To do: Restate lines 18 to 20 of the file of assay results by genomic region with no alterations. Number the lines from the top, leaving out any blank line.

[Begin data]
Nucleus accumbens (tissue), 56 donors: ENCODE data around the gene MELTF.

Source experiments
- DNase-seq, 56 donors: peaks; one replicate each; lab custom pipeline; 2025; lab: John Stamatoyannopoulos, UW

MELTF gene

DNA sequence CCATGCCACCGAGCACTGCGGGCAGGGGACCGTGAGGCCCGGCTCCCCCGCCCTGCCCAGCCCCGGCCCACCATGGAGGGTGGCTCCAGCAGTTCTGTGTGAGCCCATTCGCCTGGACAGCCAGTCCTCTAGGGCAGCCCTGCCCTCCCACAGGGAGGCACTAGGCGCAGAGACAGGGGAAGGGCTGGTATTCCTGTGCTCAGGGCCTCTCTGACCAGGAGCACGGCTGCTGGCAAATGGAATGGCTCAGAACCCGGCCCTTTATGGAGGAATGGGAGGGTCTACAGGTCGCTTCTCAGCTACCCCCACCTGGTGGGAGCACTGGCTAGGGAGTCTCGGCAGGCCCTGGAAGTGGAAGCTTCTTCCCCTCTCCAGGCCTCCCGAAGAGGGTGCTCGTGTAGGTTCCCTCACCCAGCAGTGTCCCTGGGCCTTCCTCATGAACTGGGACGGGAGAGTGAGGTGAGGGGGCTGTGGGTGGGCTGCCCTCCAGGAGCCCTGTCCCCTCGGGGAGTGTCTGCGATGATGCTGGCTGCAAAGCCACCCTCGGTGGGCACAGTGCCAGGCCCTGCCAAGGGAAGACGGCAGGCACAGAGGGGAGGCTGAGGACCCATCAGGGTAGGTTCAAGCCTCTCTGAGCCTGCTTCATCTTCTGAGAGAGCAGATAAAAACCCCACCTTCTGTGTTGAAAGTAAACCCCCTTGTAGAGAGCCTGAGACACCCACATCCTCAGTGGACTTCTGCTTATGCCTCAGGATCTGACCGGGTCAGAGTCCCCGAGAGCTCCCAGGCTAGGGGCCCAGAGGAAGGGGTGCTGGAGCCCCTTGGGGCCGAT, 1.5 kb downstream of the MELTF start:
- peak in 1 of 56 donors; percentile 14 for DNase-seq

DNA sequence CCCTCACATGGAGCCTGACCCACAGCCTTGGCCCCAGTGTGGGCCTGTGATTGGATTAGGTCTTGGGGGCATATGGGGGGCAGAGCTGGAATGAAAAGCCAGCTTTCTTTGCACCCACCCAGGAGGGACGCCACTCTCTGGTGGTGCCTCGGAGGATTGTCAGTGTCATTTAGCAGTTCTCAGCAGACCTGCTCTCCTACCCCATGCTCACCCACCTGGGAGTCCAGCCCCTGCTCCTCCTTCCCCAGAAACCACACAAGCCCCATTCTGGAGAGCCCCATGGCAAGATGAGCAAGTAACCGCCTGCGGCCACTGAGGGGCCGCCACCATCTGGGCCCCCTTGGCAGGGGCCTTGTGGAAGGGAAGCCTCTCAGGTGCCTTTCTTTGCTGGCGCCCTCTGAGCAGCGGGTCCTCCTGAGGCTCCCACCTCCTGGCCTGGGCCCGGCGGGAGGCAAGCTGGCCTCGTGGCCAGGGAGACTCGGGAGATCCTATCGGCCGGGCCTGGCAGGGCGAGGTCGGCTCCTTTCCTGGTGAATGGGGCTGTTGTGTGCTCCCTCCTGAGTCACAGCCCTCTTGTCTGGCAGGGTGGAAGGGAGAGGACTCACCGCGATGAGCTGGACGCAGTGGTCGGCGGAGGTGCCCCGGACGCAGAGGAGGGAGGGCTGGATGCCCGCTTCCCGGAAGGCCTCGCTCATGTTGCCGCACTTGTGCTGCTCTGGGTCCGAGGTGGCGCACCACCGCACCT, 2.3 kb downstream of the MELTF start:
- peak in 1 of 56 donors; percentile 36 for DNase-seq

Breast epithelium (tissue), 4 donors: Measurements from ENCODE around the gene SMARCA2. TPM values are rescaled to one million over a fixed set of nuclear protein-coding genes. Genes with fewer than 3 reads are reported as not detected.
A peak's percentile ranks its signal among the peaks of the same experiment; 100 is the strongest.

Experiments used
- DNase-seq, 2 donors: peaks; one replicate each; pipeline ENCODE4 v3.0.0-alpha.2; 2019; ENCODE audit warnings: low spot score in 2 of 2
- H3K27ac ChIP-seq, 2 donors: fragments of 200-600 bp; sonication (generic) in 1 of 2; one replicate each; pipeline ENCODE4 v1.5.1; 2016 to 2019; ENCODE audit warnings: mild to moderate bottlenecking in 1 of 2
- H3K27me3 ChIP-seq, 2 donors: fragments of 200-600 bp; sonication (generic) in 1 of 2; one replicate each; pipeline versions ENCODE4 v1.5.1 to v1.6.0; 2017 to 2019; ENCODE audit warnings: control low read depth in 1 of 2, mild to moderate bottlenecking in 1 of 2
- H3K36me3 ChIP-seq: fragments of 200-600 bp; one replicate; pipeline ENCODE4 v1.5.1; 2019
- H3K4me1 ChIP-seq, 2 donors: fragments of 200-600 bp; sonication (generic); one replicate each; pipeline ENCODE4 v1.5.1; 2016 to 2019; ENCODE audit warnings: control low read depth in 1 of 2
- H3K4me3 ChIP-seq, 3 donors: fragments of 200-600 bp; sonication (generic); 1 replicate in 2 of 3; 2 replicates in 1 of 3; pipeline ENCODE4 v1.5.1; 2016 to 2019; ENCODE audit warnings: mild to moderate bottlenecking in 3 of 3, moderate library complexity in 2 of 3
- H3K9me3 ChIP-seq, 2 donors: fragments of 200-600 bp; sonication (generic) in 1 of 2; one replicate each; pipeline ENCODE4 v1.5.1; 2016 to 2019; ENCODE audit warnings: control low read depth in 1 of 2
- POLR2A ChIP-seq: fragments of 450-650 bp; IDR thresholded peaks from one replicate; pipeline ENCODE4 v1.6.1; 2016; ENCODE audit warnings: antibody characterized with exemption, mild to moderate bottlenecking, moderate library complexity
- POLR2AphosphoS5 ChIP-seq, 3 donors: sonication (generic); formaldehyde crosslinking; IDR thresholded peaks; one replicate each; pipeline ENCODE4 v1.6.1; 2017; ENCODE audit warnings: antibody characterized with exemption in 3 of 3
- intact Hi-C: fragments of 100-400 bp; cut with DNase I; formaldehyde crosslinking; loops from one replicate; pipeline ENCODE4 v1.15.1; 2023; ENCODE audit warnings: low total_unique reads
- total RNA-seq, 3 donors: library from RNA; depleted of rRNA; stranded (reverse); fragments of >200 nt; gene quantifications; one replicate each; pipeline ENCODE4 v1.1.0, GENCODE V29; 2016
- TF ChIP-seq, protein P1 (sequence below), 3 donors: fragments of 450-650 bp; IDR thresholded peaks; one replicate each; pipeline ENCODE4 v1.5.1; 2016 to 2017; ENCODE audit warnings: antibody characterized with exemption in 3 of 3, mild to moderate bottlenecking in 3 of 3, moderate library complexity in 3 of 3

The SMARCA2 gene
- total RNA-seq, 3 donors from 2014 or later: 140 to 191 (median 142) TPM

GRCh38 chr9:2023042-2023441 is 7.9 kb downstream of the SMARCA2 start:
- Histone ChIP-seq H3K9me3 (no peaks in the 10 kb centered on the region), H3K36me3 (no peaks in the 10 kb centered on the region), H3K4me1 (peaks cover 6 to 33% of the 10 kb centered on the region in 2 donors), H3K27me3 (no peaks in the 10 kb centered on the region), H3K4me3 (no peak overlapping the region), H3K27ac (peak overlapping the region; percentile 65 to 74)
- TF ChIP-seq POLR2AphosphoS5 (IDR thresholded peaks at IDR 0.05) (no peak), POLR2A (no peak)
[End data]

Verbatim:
- H3K9me3 ChIP-seq, 2 donors: fragments of 200-600 bp; sonication (generic) in 1 of 2; one replicate each; pipeline ENCODE4 v1.5.1; 2016 to 2019; ENCODE audit warnings: control low read depth in 1 of 2
- POLR2A ChIP-seq: fragments of 450-650 bp; IDR thresholded peaks from one replicate; pipeline ENCODE4 v1.6.1; 2016; ENCODE audit warnings: antibody characterized with exemption, mild to moderate bottlenecking, moderate library complexity
- POLR2AphosphoS5 ChIP-seq, 3 donors: sonication (generic); formaldehyde crosslinking; IDR thresholded peaks; one replicate each; pipeline ENCODE4 v1.6.1; 2017; ENCODE audit warnings: antibody characterized with exemption in 3 of 3